help needed for solving string and sub-sequences problem?

You are given a String S of length N.

Now, a good subsequence is one that can be represented in the form aibjck, where
i≥1,
j≥1
and
k≥1.
For example ,if
i=2, j=1,k=3, it represents the string aabccc. In short, a good sub-sequence is a sub-sequence that first consist of i ′a′ characters, followed by j ′b′ characters, followed by k ′c′ characters.
Now, you need to find the number of good sub-sequences of S. As the number of such sub-sequences could be rather large, print the answer Modulo 109+7.

Note1: Two subsequences are considered different if the set of array indexes picked for the 2 subsequences are different.

Input Format:

The first and only line of input contains S.

Output Format :

Print the required answer on a single line.

Constraints:

1≤|S|≤105

Sample Input

abcabc

Sample Output

7

3 Likes

Going from left to right, keep track of the number of sequences until the current position, which are of these three forms:

  1. a^i
  2. a^i b^j
  3. a^i b^j c^k
    Suppose that these are stored in three variables a,b,c respectively. Whenever you see the character ‘a’, it can extend the strings of type 1, and also, be the starting position for a string of type 1, so a+=(a+1), whenever you see a ‘b’, it can extend previous strings of type 1 and 2, so b+=(a+b), for ‘c’, it will extend all strings of type 2 and 3, so c+=(b+c).
5 Likes

For the purpose of the answer let’s define:

  • \textbf{abc-good} string is a string in the form a^i b^j c^k, for i, j, k \geq 1
  • \textbf{ab-good} string is a string in the form a^i b^j, for i, j \geq 1
  • \textbf{a-good} string is a string in the form a^i, for i \geq 1

We are interested in the number of \textbf{abc-good} subsequences of the input string S[1 \ldots N].

Recursive approach

Let f_{abc}[x] be the number of \text{abc-good} subsequences of S[1 \ldots x].

The crucial step towards a solution is to notice that any \text{abc-good} subsequence of S[1\ldots x] is either any \text{abc-good} subsequence of S[1\ldots x-1], or if S[x] = c it is any \text{abc-good} subsequence of S[1 \ldots x-1] extended with S[x], or if S[x] = c it is any \textbf{ab-good} subsequence of S[x-1].

Now, let f_{ab}[x] be the number of \text{ab-good} subsequences of S[1 \ldots x]. The value of f_{ab}[x] can be computed similarly to f_{abc}[x], i.e. any \text{ab-good} subsequence of S[1\ldots x] is either any \text{ab-good} subsequence of S[1\ldots x-1], or if S[x] = b it is any \text{ab-good} subsequence of S[1 \ldots x-1] extended with S[x], or if S[x] = b it is any \textbf{a-good} subsequence of S[x-1].

Lastly, let f_{a}[x] be the number of \text{a-good} subsequences of S[1 \ldots x]. Now, any \text{a-good} subsequence of S[1 \ldots x] is either any \text{a-good} subsequence of S[1 \ldots x-1], or if S[x] = a it is any \text{a-good} subsequence of S[1 \ldots x-1] extended with S[x], or if S[x] = a it is an \textbf{unique empty} subsequence of S[1 \ldots x-1] extended with S[x] forming \text{a-good} subsequence of length 1.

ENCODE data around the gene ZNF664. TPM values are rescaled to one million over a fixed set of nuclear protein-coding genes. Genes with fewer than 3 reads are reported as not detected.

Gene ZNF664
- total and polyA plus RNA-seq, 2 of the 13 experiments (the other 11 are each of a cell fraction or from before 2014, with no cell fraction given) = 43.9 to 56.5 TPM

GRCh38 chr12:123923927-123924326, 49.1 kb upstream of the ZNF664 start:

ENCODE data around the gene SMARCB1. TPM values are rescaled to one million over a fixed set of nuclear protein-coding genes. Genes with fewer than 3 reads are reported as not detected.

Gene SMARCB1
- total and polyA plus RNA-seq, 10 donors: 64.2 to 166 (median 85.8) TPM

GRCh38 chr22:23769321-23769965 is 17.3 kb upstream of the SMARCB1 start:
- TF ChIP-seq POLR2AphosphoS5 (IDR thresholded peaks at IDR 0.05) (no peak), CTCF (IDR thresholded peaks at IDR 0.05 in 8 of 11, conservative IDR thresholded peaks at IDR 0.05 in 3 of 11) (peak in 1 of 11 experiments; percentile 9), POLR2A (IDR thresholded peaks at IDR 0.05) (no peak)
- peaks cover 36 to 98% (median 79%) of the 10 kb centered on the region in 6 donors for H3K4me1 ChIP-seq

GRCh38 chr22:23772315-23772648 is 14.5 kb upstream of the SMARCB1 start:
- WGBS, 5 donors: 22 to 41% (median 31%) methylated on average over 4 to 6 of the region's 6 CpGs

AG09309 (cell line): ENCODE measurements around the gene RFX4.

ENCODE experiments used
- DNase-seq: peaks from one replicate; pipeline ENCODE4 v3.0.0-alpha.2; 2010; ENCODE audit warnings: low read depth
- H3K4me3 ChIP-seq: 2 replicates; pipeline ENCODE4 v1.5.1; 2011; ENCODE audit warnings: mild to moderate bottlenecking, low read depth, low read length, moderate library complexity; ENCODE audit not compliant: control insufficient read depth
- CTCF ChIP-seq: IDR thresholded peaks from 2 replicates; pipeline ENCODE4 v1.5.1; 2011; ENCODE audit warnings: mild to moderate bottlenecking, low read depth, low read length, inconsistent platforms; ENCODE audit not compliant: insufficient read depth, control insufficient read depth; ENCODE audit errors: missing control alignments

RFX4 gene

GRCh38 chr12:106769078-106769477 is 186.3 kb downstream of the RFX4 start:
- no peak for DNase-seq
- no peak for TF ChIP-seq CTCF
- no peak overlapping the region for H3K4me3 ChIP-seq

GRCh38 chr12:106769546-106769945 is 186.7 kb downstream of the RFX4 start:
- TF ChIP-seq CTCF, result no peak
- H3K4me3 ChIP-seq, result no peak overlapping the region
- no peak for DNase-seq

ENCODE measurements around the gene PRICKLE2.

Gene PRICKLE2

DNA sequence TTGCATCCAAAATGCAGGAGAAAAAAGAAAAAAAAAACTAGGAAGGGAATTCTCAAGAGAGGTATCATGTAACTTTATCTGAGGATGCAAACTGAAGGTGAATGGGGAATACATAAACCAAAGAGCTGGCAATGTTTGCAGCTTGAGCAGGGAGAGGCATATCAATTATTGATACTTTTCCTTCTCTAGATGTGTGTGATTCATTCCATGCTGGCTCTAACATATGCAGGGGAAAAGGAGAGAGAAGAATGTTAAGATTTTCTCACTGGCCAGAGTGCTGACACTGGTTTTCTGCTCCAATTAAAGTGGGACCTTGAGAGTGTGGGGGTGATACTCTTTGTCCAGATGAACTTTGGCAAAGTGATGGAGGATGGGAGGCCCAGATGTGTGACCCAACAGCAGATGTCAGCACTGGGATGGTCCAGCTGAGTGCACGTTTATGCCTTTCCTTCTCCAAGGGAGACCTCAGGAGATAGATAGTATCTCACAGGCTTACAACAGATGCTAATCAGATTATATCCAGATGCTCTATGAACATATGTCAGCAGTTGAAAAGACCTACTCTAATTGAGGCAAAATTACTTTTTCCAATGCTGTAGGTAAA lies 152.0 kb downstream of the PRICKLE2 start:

Notice that using the above definitions we count all wanted subsequences and we count each one exactly once. We are ready now to formulate a recursive formula for f_{abc}[N] based on the above observations:

f_{abc}[N] = \begin{cases} f_{abc}[N-1] + f_{abc}[N-1] + f_{ab}[N-1], & \text{if } S[N] = c\\ f_{abc}[N-1] & \text{otherwise} \end{cases}

Similarly you can define recursive relations for f_{ab}[N] and f_{a}[N]. Notice that base cases for them are f_{abc}[0] = f_{ab}[0] = f_{a}[0] = 0, because there is no any good subsequence of the empty string since, by the definition, all these good strings have positive lengths.

Speeding it up with dynamic programming

Solving the problem top-down by simply following the recursive relation will cause computation of the same subproblems many times leading to exponential time complexity, which is highly unwanted. This can be avoided by using memoization (just store already computed values in some auxiliary data structure and get their values from there in constant time), or by using bottom-up dynamic programming approach. Let’s take a look how the values of f_{a} can be computed using dynamic programming.

Let’s declare an array f_{a} with N+1 entries. At the beginning we assign f_{a}[0] = 0. Now, we iterate for x = 1 to N and compute f_{a}[x] following the recursive relation and using just already computed values:

for x = 1 to N:
   f_a[x] = f_a[x-1]
   if S[x] == ‘a’:
      f_a[x] += f_a[x-1]
      f_a[x] += 1

Now, having f_{a} table computed, we can compute f_{ab} table in a similar fashion. Finally, having f_{ab} table computed, we can compute f_{abc} table and return the final result as f_{abc}[N].

7 Likes

@hemanth_1
can you explain implementation details.

Take three variables, a,b and c, and then iterate over every character in the string, and for each character, if the character is a, then a+=(a+1), if its b then b+=(a+b) and if its c then c+=(b+c)

@pkacprzak

Very nice explanation, can you explain what are the overlapping sub problems in this case and also the recursive brute force solution.

why did you add 1 to ‘a’ ?